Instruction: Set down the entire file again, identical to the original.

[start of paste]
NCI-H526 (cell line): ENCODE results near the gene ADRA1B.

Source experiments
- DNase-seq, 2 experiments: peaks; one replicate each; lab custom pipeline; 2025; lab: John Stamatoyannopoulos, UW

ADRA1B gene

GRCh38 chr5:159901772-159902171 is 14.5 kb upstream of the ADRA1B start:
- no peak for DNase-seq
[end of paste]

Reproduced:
NCI-H526 (cell line): ENCODE results near the gene ADRA1B.

Source experiments
- DNase-seq, 2 experiments: peaks; one replicate each; lab custom pipeline; 2025; lab: John Stamatoyannopoulos, UW

ADRA1B gene

GRCh38 chr5:159901772-159902171 is 14.5 kb upstream of the ADRA1B start:
- no peak for DNase-seq